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money. even so these goods and their fallen herders made it across into nigeria simply by using illegal routes the same goes for some water vendors who are traditionally from news year like this man. there are illegal ways to go by motorcycle but the smuggling free has doubled since the border was closed for some the shutting of the border is a welcome move many nigerian farmers have stopped working the land near the border because of banditry the area has seen a wave of attacks by armed criminal gangs who raid villages and steal livestock those who still farm here hope that the border closure will bring much needed security. when i would just get to cultivate our land and the situation is getting worse the bandits come by motorcycle at night and start shooting people and they kidnap people. more to the breaking chose to stay to
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feed his children the border closure may reduce the smuggling of some weapons he tells me but the problem is essentially made in nigeria. the real solution is employment and the security people have to work they wouldn't commit criminal acts like banditry look at that because of the indiscriminate attacks crops aren't being harvested. is a sociologist he believes that closing the border won't do much to stop the rampant smuggling even if we are to bring the world of the human being is a very very. big you build a food war it's building 13 for blood he says the nigerian government needs to do more to protect lives and property in the northern rural areas nobody is accountable as to what
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to do. left on their own. the nigerian government has announced it will keep the borders shot at least until january 2020 to stop smuggling in cheap arise and other agricultural goods in the hope of boosting domestic production it didn't say how it wants to tackle the violence along the border and to help farmers like ibrahim who's communities are plagued by the armed attacks. now red people cup champions south africa made their final stop on their nationwide victory tour they paraded the streets off cape town and were led by captain sia see who is south africa's 1st black rugby captain now cape town is the 6th city that the springboks have visited the team beat anyone in the world cup final in japan at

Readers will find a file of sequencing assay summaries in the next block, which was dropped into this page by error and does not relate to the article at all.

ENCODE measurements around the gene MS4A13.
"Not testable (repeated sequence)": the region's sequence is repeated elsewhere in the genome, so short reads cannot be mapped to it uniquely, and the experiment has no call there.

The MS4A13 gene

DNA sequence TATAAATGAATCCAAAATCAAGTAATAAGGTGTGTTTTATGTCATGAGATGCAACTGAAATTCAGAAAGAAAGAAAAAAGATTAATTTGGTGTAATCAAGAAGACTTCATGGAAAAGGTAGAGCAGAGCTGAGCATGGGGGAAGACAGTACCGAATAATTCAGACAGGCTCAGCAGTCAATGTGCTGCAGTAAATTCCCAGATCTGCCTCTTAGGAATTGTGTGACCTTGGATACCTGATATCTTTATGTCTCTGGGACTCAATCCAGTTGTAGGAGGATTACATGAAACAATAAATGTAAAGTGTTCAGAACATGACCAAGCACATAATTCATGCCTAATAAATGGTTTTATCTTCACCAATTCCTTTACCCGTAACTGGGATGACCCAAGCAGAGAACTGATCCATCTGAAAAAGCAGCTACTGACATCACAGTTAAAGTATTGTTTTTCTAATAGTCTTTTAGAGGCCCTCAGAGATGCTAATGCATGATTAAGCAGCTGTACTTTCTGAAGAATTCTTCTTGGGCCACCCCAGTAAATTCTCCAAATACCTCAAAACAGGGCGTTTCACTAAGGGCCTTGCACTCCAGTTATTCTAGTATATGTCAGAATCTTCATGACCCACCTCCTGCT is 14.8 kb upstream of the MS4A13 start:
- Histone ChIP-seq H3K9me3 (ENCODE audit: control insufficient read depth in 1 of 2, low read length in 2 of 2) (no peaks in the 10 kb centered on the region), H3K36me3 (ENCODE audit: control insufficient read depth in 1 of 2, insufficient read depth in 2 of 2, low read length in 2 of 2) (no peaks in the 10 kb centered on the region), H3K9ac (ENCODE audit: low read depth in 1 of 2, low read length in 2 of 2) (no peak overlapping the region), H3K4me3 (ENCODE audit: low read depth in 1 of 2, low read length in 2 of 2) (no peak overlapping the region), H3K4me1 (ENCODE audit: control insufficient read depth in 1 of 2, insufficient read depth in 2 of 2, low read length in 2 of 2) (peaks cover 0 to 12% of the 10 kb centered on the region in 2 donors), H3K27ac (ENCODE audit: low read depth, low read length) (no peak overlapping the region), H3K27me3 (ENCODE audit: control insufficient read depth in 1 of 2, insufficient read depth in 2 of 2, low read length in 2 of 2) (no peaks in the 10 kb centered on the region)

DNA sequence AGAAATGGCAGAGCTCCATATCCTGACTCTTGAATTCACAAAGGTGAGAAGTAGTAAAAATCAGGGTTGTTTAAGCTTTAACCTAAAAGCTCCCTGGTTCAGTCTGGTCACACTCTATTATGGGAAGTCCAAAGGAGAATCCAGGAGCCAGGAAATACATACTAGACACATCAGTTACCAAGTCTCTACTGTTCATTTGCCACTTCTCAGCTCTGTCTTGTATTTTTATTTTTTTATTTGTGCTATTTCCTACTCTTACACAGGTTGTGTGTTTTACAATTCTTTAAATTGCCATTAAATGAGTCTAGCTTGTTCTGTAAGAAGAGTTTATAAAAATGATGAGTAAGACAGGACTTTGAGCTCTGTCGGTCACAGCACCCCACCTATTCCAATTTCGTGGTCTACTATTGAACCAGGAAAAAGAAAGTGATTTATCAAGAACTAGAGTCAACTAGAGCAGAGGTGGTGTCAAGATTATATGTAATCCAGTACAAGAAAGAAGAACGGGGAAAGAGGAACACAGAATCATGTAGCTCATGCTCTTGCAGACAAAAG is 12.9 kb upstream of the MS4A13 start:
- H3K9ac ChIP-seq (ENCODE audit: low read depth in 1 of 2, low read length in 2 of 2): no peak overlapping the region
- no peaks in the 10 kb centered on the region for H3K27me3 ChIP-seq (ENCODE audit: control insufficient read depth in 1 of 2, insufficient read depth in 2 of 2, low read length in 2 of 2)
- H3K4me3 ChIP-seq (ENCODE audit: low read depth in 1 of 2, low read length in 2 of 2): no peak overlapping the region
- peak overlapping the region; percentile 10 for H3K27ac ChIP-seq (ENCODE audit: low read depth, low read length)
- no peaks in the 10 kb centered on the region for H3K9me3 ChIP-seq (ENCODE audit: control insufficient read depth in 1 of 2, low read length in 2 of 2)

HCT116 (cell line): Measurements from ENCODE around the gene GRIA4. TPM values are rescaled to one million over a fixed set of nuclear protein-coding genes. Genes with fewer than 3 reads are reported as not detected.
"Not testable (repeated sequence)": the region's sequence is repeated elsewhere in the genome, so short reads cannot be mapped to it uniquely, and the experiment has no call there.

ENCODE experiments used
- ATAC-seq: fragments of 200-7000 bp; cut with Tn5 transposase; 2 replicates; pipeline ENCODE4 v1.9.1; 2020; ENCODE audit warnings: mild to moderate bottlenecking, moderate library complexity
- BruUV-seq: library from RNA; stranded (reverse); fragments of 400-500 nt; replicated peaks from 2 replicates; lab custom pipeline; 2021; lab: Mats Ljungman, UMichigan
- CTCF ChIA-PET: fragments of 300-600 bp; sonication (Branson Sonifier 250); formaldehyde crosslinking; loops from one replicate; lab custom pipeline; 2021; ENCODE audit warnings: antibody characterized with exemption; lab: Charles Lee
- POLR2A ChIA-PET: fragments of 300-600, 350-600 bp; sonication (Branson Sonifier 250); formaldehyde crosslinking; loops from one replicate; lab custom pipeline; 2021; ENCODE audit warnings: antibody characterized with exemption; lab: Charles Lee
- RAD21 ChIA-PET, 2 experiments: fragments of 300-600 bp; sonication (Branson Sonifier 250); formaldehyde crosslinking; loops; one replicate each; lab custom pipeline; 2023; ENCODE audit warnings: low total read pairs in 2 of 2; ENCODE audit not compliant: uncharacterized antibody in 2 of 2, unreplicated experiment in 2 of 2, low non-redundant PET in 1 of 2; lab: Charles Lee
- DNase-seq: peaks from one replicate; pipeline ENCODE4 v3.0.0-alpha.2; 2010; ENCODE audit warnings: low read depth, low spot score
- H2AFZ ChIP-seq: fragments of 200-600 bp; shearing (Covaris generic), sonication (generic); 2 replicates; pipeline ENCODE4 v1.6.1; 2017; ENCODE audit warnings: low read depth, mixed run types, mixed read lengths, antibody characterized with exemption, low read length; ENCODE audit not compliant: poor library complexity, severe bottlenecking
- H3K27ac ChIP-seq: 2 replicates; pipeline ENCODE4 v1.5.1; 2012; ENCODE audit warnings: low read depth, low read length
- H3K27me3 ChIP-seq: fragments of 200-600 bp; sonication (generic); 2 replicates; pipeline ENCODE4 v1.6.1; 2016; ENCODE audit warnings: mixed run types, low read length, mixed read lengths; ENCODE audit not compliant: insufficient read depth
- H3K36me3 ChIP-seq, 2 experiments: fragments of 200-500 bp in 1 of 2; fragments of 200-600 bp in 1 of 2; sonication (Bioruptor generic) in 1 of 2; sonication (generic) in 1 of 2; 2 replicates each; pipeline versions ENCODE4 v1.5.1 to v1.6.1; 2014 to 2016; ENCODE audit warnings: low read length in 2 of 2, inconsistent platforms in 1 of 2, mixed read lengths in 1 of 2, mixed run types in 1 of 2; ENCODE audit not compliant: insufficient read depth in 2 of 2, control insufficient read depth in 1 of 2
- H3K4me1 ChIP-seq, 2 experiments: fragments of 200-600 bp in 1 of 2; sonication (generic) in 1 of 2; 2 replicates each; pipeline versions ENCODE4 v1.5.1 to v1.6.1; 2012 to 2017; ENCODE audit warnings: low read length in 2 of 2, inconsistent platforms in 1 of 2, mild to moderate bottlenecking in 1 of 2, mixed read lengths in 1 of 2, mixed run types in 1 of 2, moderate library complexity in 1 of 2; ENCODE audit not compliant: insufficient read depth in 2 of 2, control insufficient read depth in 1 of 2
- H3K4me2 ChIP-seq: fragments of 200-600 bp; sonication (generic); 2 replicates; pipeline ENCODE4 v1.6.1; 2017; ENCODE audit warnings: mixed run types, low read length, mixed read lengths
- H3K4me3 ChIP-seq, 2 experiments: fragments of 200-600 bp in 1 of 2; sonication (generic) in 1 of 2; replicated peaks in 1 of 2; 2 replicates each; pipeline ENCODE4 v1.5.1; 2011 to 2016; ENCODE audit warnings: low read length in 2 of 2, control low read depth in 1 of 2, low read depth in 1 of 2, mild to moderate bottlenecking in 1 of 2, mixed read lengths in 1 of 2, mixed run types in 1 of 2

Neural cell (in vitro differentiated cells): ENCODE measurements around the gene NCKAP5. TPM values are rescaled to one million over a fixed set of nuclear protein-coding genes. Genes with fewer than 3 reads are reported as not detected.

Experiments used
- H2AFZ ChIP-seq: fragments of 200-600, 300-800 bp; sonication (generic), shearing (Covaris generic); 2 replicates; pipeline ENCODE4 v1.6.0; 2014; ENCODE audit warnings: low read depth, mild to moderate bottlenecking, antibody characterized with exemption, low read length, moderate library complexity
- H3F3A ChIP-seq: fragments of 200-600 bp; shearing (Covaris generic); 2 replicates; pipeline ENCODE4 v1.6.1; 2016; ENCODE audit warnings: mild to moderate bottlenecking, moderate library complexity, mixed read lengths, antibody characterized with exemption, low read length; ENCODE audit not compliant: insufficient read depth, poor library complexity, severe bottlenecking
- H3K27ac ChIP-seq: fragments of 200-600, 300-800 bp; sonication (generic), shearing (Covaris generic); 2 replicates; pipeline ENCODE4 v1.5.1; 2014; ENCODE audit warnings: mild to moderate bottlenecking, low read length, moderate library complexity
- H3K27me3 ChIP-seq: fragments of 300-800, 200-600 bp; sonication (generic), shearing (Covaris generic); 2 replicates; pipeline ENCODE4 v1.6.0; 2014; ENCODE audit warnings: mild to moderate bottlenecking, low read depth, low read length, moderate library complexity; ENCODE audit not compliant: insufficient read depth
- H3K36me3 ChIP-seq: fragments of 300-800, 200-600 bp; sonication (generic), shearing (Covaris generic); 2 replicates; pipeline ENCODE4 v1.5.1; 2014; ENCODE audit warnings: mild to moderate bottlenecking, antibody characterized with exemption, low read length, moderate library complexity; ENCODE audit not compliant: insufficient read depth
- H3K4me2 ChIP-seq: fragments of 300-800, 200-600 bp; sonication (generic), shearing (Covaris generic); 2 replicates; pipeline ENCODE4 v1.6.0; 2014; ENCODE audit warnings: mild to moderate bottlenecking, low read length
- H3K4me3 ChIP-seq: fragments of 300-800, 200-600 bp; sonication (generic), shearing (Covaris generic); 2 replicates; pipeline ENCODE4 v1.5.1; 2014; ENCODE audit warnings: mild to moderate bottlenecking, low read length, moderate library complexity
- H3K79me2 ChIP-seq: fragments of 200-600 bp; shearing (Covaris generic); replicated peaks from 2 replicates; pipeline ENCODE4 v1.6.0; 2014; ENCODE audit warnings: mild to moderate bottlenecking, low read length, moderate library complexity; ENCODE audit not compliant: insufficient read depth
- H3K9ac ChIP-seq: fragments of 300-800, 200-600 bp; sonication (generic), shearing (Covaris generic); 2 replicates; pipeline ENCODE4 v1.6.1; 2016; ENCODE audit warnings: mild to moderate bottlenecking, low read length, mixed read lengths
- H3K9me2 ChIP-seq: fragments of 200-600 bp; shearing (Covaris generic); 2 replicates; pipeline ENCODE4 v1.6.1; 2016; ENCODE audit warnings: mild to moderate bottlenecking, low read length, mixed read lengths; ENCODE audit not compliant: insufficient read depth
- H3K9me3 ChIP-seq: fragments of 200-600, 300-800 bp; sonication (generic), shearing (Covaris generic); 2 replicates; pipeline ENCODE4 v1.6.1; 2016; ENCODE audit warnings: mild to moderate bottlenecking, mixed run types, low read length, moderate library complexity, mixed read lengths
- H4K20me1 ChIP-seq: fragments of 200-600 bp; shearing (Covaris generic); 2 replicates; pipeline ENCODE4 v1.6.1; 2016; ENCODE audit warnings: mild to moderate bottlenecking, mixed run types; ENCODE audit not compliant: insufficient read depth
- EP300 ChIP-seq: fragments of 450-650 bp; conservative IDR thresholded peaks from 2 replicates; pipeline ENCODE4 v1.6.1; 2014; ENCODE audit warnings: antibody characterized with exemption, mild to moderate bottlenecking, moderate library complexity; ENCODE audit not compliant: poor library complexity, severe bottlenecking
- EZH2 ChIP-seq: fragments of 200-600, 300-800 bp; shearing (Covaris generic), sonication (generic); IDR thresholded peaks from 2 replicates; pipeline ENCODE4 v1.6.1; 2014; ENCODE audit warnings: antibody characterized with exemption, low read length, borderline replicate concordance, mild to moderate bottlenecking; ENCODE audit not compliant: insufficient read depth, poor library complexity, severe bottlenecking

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the start of the month. and sunday so an emotional high point for the team brought the cup to the streets of township that's the place where he 1st handled a rugby ball on the local sports field homecoming sparked euphoria on the streets of his hometown love rugby can unite people their way you see the way the crowd become from the street you know you make it really all different nation all different culture together to have a joy to be happiness. to be successful to go all over that was still the case and that is a phenomenal d.w.t. is africa you can catch all our stories on our website and facebook page today will leave you with pictures of that triumphant top are the cup around south africa i find.
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most girls. are going. over. to the real.
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land to be our fighters want to start families to become farmers or engineers every one of us aplomb of the initial or you should. say nothing is just down the children who have always been there. and those that will follow are part of a new kind of. they could be the future. granting opportunities global news that matters d. w. made for mines. the bizarre video off of the man who's the fat. man who's plays all the parts in his works like in this more tree down sequence from time to freedom and independence i see is what sample sounds from movies and
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t.v. creating unique comments on western societies where i believe if you know what i believe. you have me. who is will be my guest in just a minute hello and welcome to our culture also coming up. in our series a 100 german must reads we go to battle brecht's apartment for the story of the threatening all from. germany's smallest disco on wheels bringing entertainment to the shrinking communities of the former call. but 1st host is a norwegian german video office based in berlin he's famous for his starless videos which play with concepts such as identity the media globalization he does all this with lots of humor and i should say with other people's voices we'll have his real voice in
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a minute but 1st this is beyond melters. it was my son and so was this and so.